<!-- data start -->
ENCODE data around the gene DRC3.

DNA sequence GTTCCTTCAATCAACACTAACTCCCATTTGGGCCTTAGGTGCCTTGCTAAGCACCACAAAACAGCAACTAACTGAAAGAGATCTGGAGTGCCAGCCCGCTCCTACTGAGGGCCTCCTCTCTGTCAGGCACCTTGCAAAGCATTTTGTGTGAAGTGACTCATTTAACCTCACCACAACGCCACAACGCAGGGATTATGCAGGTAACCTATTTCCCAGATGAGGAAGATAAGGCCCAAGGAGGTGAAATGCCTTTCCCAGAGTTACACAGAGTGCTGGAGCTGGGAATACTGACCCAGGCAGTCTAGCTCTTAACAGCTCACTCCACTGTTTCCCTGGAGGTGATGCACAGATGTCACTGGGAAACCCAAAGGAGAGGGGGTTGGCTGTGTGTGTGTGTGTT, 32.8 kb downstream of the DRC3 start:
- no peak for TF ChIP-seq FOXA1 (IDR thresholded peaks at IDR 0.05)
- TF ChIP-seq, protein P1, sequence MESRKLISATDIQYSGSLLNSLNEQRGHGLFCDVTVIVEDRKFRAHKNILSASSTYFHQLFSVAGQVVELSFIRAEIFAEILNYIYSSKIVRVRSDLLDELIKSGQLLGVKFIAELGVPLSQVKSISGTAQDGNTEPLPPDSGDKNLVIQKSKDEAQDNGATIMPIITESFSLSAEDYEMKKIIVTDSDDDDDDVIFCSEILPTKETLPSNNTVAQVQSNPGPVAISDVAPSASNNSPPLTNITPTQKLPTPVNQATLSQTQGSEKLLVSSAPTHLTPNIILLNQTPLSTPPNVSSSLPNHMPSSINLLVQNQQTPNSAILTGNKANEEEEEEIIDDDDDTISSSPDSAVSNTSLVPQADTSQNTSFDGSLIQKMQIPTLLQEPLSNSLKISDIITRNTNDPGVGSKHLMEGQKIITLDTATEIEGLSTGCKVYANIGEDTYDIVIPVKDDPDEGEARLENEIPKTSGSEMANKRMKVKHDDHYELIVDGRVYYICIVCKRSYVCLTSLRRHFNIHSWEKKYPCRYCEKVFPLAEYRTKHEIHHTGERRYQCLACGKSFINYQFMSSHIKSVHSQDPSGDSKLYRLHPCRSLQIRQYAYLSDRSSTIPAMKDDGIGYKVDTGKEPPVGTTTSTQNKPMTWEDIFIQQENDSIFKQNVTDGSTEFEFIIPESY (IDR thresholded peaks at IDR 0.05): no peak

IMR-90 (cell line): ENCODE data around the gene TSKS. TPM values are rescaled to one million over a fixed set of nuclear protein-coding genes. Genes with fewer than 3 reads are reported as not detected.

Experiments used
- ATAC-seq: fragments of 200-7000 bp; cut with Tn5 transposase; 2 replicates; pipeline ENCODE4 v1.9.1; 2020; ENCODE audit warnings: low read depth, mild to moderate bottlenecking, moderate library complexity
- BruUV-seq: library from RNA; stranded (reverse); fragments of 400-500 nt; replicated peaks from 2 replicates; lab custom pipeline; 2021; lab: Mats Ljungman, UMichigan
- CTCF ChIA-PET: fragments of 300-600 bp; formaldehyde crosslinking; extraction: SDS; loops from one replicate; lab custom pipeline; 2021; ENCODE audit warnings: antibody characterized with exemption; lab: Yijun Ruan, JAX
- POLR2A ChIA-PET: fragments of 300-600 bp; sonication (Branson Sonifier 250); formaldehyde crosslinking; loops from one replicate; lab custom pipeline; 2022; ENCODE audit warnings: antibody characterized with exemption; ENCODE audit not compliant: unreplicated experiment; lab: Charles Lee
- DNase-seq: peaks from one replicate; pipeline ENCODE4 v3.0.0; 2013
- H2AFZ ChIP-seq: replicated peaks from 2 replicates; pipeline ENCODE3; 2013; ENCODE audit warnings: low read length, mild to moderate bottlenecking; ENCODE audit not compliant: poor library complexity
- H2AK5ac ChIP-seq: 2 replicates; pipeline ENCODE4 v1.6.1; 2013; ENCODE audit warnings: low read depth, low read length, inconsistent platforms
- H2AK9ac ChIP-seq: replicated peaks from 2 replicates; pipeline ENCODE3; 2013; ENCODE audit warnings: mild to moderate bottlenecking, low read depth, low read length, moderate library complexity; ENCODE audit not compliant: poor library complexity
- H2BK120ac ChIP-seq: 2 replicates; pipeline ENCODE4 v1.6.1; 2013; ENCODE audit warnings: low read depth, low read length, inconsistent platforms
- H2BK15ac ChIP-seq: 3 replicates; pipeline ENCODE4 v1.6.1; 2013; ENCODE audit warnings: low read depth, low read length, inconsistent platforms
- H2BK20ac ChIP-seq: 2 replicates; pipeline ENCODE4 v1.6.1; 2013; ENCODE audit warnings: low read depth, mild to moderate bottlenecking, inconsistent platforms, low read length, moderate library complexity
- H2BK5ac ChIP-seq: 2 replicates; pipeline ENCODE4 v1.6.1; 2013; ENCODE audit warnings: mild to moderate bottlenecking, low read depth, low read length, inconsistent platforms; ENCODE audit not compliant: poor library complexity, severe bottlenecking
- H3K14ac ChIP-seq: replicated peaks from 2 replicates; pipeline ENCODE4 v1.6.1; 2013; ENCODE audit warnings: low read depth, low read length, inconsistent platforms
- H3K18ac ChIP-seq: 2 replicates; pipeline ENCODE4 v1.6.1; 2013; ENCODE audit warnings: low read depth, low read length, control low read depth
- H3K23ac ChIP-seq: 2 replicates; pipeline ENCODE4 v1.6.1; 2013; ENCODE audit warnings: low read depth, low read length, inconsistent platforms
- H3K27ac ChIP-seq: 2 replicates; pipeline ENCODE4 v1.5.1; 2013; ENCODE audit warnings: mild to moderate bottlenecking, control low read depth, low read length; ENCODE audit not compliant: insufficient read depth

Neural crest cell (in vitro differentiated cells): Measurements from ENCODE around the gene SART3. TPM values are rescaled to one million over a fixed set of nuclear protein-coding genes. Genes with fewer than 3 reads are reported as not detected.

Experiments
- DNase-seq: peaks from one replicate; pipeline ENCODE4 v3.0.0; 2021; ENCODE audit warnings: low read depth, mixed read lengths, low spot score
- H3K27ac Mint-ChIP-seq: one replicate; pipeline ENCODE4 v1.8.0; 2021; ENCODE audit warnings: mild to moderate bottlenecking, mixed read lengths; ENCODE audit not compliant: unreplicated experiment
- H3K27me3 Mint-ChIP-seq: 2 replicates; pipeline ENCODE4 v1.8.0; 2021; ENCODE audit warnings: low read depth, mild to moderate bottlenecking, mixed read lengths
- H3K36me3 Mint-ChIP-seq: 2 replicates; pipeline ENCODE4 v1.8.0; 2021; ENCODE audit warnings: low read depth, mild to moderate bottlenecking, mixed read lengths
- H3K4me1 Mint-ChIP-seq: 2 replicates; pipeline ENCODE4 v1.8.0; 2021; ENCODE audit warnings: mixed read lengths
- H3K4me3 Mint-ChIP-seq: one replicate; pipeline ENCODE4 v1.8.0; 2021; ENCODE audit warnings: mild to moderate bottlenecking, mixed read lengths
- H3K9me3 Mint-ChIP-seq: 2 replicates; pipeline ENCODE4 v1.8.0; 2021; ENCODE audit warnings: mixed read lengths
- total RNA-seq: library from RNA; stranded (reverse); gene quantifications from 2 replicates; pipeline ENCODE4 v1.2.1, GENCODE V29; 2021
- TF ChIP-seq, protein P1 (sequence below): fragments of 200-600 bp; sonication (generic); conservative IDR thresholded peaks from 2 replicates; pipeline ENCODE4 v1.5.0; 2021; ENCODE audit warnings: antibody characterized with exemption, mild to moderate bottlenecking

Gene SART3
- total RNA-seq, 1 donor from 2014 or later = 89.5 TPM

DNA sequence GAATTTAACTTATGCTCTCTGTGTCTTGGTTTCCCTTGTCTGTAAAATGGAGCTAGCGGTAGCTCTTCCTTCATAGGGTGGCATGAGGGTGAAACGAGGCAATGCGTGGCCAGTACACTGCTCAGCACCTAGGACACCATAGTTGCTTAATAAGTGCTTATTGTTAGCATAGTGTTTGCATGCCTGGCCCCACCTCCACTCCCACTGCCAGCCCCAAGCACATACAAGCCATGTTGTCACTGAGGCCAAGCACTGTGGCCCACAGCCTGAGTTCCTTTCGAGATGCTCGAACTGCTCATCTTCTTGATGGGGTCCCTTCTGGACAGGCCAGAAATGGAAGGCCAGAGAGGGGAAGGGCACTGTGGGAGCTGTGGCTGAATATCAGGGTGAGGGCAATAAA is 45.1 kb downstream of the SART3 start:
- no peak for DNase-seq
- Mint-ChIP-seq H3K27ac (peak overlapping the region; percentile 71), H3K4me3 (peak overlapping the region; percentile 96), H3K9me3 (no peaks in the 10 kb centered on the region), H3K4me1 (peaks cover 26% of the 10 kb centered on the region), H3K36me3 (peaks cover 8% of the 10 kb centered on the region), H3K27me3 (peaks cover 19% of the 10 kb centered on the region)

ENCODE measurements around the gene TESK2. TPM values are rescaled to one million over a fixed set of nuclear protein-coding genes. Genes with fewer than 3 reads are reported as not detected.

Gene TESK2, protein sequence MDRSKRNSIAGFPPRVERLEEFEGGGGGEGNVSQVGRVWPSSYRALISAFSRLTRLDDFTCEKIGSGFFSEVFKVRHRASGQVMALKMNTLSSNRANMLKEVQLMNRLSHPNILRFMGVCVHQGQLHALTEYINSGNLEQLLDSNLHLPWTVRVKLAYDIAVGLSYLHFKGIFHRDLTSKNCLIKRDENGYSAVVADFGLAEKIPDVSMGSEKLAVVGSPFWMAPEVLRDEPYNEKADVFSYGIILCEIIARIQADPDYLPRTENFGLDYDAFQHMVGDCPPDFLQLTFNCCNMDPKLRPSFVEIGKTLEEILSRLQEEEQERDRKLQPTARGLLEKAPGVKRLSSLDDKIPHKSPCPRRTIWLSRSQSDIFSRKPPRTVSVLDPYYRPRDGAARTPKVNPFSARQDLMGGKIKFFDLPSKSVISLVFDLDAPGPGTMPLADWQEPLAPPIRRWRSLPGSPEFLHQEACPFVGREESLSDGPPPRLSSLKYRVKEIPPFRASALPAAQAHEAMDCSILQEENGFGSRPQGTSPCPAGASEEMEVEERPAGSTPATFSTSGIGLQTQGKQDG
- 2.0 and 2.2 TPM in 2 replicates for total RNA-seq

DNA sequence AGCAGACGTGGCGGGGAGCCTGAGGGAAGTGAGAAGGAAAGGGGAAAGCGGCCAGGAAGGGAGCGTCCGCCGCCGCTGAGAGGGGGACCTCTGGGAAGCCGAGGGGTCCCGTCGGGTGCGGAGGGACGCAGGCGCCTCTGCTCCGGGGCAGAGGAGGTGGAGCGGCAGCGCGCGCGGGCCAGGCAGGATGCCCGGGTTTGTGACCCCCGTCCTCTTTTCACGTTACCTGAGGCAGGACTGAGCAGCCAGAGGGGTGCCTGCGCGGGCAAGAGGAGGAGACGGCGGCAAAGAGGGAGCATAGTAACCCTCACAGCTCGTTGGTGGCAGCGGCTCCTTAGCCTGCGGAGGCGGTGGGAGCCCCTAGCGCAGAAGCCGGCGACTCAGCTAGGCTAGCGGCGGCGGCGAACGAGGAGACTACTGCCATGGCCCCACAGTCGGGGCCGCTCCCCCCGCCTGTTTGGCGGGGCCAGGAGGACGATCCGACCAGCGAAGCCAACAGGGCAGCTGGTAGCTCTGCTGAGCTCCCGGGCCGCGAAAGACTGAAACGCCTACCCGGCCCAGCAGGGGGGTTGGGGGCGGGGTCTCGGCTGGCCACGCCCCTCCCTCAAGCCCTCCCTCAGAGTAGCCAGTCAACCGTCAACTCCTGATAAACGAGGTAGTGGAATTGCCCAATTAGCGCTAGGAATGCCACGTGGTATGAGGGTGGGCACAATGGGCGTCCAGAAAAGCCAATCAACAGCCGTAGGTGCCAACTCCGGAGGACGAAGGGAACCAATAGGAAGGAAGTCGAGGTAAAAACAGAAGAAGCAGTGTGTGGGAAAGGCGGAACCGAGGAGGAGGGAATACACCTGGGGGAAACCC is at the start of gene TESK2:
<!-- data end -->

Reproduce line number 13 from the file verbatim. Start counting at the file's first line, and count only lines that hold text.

- H2AK5ac ChIP-seq: 2 replicates; pipeline ENCODE4 v1.6.1; 2013; ENCODE audit warnings: low read depth, low read length, inconsistent platforms